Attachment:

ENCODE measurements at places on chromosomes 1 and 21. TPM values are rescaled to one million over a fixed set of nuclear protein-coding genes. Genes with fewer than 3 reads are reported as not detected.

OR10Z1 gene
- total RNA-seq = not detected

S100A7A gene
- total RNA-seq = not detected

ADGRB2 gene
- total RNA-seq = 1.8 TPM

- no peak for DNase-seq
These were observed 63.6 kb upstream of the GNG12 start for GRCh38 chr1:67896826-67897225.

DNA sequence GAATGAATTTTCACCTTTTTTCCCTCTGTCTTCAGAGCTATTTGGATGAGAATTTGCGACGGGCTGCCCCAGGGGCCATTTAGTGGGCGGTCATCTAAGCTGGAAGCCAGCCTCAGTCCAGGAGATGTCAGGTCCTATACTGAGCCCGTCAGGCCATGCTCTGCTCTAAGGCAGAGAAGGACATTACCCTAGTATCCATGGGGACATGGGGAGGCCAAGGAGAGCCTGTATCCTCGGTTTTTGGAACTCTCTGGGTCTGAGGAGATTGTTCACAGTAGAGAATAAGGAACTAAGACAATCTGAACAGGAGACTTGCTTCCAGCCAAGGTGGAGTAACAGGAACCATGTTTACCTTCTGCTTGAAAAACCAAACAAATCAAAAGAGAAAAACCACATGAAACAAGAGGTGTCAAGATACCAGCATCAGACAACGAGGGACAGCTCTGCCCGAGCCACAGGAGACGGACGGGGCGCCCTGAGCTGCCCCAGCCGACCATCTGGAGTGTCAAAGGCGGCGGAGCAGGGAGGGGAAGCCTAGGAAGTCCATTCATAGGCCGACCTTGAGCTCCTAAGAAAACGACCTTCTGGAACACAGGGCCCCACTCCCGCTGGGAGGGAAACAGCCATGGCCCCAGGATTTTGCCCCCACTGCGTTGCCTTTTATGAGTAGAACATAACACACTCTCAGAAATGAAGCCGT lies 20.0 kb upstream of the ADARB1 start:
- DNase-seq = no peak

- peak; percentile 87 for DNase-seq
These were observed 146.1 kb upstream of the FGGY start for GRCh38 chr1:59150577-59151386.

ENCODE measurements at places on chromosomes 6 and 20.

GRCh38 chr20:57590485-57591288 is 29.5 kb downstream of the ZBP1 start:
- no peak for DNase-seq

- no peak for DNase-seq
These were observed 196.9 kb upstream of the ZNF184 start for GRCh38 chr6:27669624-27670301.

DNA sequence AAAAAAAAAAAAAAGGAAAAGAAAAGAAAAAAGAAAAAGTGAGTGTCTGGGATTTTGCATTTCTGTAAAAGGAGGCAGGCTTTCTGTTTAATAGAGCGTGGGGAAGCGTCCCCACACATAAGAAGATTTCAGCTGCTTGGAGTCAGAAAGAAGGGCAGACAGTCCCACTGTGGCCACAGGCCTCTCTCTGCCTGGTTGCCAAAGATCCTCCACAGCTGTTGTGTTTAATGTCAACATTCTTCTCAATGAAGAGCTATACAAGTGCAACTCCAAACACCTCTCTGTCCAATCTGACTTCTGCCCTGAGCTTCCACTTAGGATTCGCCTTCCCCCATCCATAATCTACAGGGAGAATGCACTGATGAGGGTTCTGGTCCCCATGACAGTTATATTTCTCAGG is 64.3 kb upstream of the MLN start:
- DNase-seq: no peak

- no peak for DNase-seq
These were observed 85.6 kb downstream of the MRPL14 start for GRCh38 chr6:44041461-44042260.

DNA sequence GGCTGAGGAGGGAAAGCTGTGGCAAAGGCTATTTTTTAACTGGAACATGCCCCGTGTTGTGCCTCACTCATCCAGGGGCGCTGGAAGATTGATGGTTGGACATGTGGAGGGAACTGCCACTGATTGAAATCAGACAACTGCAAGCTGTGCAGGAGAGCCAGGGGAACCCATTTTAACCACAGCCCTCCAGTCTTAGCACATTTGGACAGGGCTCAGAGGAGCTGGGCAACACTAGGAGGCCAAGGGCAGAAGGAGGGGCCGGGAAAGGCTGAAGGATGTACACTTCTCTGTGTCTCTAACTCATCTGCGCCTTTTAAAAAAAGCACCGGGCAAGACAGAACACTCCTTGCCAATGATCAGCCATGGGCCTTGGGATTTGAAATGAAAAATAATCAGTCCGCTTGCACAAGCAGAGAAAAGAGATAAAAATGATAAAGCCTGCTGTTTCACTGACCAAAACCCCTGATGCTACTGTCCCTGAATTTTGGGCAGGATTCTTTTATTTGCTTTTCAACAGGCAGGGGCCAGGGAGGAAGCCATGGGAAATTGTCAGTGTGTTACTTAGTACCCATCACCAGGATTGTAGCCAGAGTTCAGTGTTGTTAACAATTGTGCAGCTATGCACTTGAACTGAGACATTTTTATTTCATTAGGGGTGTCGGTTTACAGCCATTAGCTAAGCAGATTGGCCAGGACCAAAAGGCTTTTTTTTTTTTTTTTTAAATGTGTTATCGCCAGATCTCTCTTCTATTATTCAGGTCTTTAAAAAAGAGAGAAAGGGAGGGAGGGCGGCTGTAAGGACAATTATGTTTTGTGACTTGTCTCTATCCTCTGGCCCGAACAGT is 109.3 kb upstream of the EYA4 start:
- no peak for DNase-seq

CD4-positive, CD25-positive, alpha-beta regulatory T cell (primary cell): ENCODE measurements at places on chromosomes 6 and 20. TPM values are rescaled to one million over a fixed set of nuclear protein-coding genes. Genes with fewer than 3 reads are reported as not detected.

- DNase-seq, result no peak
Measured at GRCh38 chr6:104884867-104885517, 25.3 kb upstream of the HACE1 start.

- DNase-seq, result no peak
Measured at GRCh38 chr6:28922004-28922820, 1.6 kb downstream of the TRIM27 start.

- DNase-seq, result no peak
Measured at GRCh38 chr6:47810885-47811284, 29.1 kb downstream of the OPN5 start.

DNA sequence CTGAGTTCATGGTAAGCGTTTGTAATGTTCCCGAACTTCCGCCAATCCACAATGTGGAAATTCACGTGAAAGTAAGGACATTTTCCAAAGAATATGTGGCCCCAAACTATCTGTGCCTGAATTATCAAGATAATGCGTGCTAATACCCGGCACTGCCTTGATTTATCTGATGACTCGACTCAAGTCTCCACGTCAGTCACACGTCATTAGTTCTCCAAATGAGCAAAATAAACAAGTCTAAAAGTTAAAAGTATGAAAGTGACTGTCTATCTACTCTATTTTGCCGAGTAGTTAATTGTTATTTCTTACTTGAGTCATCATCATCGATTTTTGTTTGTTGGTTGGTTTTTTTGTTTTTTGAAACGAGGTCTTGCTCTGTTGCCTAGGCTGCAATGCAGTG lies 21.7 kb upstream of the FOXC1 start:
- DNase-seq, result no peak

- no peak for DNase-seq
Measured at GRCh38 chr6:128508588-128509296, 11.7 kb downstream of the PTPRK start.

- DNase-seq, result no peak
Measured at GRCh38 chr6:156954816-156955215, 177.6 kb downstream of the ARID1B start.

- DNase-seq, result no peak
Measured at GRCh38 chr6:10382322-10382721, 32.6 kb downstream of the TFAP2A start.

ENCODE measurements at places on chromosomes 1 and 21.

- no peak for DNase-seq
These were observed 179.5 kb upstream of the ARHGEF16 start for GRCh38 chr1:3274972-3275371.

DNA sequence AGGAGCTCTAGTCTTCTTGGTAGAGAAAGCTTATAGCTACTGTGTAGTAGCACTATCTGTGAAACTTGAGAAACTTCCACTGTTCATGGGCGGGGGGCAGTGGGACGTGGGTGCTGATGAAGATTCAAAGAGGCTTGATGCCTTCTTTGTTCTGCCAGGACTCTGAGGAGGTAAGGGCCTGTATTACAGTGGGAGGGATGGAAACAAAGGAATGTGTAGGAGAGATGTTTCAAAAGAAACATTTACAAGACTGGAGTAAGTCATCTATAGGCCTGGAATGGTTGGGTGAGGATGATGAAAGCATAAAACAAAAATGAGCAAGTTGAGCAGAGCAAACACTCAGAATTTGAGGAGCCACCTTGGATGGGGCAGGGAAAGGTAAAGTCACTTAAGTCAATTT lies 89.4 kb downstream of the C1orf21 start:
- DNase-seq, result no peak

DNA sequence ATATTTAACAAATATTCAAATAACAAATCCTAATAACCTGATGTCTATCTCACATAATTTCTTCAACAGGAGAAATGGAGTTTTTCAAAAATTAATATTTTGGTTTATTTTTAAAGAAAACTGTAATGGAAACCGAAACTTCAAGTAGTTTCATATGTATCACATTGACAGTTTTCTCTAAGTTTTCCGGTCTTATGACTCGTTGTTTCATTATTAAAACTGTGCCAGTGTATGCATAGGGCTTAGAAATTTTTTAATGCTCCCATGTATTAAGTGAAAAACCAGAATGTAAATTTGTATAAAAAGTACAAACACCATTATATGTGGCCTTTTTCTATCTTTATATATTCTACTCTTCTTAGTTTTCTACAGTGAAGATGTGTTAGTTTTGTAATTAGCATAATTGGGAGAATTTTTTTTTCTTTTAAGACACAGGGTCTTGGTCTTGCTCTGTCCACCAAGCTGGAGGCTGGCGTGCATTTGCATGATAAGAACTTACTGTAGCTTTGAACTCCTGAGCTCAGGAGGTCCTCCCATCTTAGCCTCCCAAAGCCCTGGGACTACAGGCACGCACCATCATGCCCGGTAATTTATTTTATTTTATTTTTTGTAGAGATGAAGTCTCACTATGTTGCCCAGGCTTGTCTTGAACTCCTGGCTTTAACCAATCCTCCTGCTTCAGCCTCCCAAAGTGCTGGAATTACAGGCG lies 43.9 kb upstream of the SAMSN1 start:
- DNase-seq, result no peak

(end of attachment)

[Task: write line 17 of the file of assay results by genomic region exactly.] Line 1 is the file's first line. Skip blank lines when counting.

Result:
- no peak for DNase-seq